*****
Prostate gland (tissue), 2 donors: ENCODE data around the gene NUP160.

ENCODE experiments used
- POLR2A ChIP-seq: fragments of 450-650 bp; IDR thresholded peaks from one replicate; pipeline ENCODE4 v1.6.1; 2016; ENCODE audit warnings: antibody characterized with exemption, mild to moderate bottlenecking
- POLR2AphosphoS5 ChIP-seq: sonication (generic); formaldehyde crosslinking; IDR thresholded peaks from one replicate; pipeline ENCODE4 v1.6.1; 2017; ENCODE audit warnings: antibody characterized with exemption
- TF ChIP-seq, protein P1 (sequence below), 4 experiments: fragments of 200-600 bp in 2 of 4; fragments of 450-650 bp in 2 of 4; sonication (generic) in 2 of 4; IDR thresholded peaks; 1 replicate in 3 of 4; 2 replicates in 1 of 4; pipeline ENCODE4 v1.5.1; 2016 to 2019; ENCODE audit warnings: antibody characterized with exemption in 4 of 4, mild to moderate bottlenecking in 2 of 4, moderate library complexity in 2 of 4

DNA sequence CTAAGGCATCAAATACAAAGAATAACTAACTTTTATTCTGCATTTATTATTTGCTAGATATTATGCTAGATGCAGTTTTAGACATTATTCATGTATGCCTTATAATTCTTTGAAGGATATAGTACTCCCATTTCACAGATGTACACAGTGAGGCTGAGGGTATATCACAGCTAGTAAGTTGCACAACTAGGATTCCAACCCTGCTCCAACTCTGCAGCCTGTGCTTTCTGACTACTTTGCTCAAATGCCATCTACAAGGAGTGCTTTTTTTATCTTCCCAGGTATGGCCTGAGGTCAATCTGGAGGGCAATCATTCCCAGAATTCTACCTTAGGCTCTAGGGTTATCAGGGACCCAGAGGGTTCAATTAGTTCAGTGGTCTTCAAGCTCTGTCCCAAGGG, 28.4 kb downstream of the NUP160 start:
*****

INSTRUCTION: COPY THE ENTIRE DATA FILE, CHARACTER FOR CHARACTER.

Prostate gland (tissue), 2 donors: ENCODE data around the gene NUP160.

ENCODE experiments used
- POLR2A ChIP-seq: fragments of 450-650 bp; IDR thresholded peaks from one replicate; pipeline ENCODE4 v1.6.1; 2016; ENCODE audit warnings: antibody characterized with exemption, mild to moderate bottlenecking
- POLR2AphosphoS5 ChIP-seq: sonication (generic); formaldehyde crosslinking; IDR thresholded peaks from one replicate; pipeline ENCODE4 v1.6.1; 2017; ENCODE audit warnings: antibody characterized with exemption
- TF ChIP-seq, protein P1 (sequence below), 4 experiments: fragments of 200-600 bp in 2 of 4; fragments of 450-650 bp in 2 of 4; sonication (generic) in 2 of 4; IDR thresholded peaks; 1 replicate in 3 of 4; 2 replicates in 1 of 4; pipeline ENCODE4 v1.5.1; 2016 to 2019; ENCODE audit warnings: antibody characterized with exemption in 4 of 4, mild to moderate bottlenecking in 2 of 4, moderate library complexity in 2 of 4

DNA sequence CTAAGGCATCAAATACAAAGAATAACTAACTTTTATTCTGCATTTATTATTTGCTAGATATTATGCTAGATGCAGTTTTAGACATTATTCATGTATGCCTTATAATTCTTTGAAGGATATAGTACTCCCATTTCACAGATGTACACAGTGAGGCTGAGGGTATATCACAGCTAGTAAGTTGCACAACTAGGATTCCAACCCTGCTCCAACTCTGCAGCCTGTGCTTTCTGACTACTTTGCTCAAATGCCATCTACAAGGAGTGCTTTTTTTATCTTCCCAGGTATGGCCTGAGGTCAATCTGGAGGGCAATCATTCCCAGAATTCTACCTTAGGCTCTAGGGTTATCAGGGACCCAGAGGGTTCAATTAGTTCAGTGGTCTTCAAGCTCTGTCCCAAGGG, 28.4 kb downstream of the NUP160 start: